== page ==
Biden administration calls on states to use stimulus funds for unemployment aid after expiration

·Reporter
·3 min read

The Biden administration is calling for states with high unemployment to use leftover stimulus funds to extend key pandemic-era unemployment programs that are set to expire in early September.

"Even as the economy continues to recover and robust job growth continues, there are some states where it may make sense for unemployed workers to continue receiving additional assistance for a longer period of time, allowing residents of those states more time to find a job in areas where unemployment remains high," Secretary of the Treasury Janet Yellen and Secretary of the Department of Labor Martin Walsh wrote in a letter to congressional leaders. "The Delta variant may also pose short-term challenges to local economies and labor markets."

States can use leftover funds from the $350 billion included in the American Rescue Plan for state, local, and tribal governments to extend benefits for unemployed workers by providing additional weeks of aid to those whose benefits expire and to those who don't qualify for regular state unemployment insurance programs, according to the letter.

The Pandemic Unemployment Assistance (PUA) program provides benefits for workers who don’t normally qualify for regular unemployment, and the Pandemic Emergency Unemployment Compensation (PEUC) program provides extra weeks of benefits. Both expire on September 6.

US Treasury Secretary Janet Yellen meets President Joe Biden in the Oval Office of the White House in Washington, DC, on January 29, 2021, for talks on the economy. (Photo by Nicholas Kamm / AFP) (Photo by NICHOLAS KAMM/AFP via Getty Images)
US Treasury Secretary Janet Yellen meets President Joe Biden in the Oval Office of the White House in Washington, DC, on January 29, 2021, for talks on the economy. (Photo by NICHOLAS KAMM/AFP via Getty Images)

Those funds can't be used to extend the additional $300 weekly bonus, which also expires at the same time, according to the letter.

"As President Biden has said, the boost was always intended to be temporary and it is appropriate for that benefit boost to expire," the letter read.

The pandemic-era unemployment programs were last extended by the $1.9 trillion American Rescue Plan, which was enacted in March.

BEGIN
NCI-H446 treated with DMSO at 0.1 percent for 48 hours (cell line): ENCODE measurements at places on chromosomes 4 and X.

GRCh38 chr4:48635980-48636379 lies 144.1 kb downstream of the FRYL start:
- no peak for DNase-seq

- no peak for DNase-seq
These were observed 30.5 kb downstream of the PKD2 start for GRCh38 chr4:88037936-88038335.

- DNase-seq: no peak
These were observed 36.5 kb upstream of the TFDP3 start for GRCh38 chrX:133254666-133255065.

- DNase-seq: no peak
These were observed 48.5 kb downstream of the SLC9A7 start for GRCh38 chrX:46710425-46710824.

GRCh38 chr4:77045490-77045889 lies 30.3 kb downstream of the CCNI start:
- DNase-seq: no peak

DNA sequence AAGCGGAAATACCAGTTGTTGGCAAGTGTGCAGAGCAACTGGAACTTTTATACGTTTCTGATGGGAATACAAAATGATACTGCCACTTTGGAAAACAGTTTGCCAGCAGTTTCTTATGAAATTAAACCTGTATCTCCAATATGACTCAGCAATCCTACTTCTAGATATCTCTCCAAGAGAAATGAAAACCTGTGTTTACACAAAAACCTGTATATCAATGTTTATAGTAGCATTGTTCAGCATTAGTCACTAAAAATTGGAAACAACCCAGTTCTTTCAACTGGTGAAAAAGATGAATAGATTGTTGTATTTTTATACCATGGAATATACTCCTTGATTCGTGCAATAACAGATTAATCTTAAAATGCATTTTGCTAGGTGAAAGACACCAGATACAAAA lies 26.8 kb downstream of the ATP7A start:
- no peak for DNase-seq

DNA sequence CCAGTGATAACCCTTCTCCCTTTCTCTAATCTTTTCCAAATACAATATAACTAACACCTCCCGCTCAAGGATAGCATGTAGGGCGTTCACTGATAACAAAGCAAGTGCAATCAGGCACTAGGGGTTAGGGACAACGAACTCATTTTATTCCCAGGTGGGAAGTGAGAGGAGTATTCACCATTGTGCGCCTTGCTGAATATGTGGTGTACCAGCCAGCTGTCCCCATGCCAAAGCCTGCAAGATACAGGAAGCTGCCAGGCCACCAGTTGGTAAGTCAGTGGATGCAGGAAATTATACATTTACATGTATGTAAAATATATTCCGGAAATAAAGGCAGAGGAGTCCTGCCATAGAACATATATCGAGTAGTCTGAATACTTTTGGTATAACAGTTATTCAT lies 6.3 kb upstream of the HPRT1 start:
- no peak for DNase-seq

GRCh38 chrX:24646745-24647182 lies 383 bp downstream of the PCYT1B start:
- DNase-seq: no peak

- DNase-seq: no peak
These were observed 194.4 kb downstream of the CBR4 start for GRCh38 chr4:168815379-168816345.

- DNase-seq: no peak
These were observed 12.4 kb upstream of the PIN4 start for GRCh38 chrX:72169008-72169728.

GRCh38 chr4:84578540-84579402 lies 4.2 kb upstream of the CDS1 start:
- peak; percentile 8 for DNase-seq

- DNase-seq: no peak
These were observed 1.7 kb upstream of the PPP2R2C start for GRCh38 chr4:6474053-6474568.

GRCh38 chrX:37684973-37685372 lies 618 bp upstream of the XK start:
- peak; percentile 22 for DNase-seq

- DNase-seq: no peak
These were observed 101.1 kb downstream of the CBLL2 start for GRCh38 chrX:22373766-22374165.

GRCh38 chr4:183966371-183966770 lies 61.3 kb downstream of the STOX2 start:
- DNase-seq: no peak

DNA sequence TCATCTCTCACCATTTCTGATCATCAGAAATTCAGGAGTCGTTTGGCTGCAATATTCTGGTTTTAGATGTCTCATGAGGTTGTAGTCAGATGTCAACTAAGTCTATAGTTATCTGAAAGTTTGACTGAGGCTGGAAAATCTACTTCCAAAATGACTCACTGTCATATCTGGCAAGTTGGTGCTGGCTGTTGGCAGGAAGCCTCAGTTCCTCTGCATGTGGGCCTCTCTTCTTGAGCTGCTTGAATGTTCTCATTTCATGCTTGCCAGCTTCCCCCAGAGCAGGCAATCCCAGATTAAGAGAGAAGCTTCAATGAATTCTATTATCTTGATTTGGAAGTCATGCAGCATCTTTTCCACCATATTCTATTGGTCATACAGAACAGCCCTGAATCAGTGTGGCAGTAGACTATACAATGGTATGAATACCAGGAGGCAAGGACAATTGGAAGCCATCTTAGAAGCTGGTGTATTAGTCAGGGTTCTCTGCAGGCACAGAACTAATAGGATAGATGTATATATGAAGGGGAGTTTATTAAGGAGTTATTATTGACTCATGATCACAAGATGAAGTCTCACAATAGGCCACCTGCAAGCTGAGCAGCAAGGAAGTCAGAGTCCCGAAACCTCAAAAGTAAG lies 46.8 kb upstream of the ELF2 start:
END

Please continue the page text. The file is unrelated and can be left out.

The Labor Department will communicate with the states on how they can use the funds and states will be able to choose whether to participate.

A man walks by a
A man walks by a "Now Hiring" sign outside a store on August 16, 2021 in Arlington, Virginia. (Photo by OLIVIER DOULIERY/AFP via Getty Images)

Twenty-six states have already cut off the extra $300 in weekly benefits this summer before the federal expiration, while 22 also canceled the PUA and PEUC programs. All but one state had GOP governors who blamed the unemployment programs — specifically the extra $300 of weekly benefits — for labor shortages.

If the pandemic-era unemployment programs aren't extended, approximately 7.5 million jobless workers will be left with no benefits in early September, according to an analysis by the Century Foundation. They will join 4 million unemployed workers who already lost some or all of their benefits in June and July after those 26 states opted out of federal programs early.

The pandemic unemployment benefits have been extended three times during the pandemic and have delivered a total of more than $800 billion to families. No federal extension of the programs is included in the current infrastructure legislation moving through Congress.

"While it’s disappointing that the Biden administration did not call on Congress to extend the critical programs... the announcement is nonetheless a positive step forward," Andrew Stettner, an unemployment insurance expert and senior fellow at The Century Foundation said in a statement. "The administration today called on states to use American Rescue Plan funding intended for state fiscal relief to financially support the long-term unemployed, especially in states with still high unemployment rates."

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Denitsa is a writer for Yahoo Finance and Cashay, a new personal finance website. Follow her on Twitter @denitsa_tsekova